I’m trying to get some other things done today, but the news on Tony Bennett is dominating education reporting in Florida this week, and my two cents’ worth of response is easy to explain. Essentially, the emails AP dug up through a public records request showed that when he was the state superintendent in Indiana, Bennett tinkered with the “school grade” formula when it was clear a well-known charter school was not going to receive an “A.”
The problem is not that Bennett wanted to adjust the school-“grade” formula: that had been pushed in the state for a number of months by a number of players, and all sorts of bureaucratic mechanisms need tinkering. The problem is that Bennett was focused on an anchor case: the grading system would be fixed when a single school he thought he knew had the right result, and the emails make it look suspiciously like Bennett fixed on that anchor case for political reasons (charter-school politics in the state).
Because Bennett is no longer in charge of the Indiana state education bureaucracy, he can’t order an underling to find a broader set of emails to provide context, but he can request them, just as AP did, and he should know what he’d be looking for. But I don’t think a broader context will solve the fundamental problem Bennett created; he either carelessly implied or made clear to to his direct reports that what he cared about was this school, not the system. His brief interview with Rick Hess doesn’t address that issue.
I’m hesitant to make parallels between policymaking and teaching, but since the advocates of attaching grade-like labels to schools use that parallel, maybe the following alternative cases will be helpful in explaining my perspective:
- For a large university course, teaching assistants alert the faculty member to some anomalies in grading. She and the TAs sit down, look at the distribution, discover some test questions that just didn’t work, delete them, and otherwise address the grading of a course in a systematic fashion.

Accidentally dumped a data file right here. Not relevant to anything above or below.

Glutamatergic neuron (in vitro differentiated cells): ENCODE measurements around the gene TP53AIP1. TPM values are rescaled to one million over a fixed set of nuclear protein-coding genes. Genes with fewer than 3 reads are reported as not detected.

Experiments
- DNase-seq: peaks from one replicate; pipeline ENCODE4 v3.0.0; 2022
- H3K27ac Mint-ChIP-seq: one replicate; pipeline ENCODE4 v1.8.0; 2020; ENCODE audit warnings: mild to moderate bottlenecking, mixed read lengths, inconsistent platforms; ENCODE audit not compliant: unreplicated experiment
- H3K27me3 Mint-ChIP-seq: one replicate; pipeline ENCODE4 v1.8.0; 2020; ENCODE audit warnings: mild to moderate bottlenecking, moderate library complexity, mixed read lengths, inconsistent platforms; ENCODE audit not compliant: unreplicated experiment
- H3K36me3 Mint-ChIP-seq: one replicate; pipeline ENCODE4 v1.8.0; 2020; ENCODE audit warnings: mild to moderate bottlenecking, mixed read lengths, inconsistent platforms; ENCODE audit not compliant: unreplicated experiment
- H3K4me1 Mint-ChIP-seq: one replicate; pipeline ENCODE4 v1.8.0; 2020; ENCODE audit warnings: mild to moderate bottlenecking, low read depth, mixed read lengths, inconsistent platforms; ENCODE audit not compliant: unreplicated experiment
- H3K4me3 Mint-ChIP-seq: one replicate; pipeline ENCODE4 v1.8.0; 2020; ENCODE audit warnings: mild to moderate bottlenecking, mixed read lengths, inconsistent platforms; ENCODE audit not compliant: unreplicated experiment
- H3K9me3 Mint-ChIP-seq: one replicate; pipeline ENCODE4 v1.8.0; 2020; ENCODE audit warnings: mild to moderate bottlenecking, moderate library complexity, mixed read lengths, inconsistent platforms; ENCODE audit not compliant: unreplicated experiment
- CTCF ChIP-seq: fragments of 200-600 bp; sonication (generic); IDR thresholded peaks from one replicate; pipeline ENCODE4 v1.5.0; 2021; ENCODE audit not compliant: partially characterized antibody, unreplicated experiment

- Same course, different set of events: faculty member has ignored TA concerns until a student whom the faculty member knows from another context complains about his grade. “I’m a straight-A student!” Faculty member rushes to write email to TAs: “Joe Whinger can’t have a C. Something must be wrong. We meet at 3 pm today to fix this, because Joe should be earning an A.” At the meeting, the faculty member talks entirely about Joe and his grade; TAs and faculty member fiddle with grade thresholds and weighting until Joe has at least an A-.
- Same prod as #2 (Joe), same email to TAs, but at the 3pm meeting the faculty member and TAs focus on the general distribution of performance and adjust the grades based on the coursewide data.
- Same prod as #2 (Joe), except here’s the email that goes to TAs: “One of the students came to me with an interesting question about the last exam and his grade. Based on that, and, yes, on your concerns earlier, we need to look at the items and score distribution. Are you all available at 3pm?”
Here’s Bennett’s problem: the emails strongly suggest he was engaged in either #2 or #3. Naming the individual charter school doesn’t distinguish between the two, but it certainly wasn’t a case of #1 or #4. Only #1 and #4 are the appropriate responses. Either #2 or #3 is poor leadership; #3 is at best a rescue of an initially bad response.
Update: Over at the New American Foundation’s blog, Anne Hyslop shows that what Bennett did is the worst case, akin to #2. Bennett has since resigned from the commissioner position. He is the second education commissioner Governor Scott has pushed as a supposed reform star from another state, and the second to go down in flames. With apologies to Oscar Wilde, to choose one embarrassing education commissioner may be regarded as as a misfortune; to choose two looks like carelessness.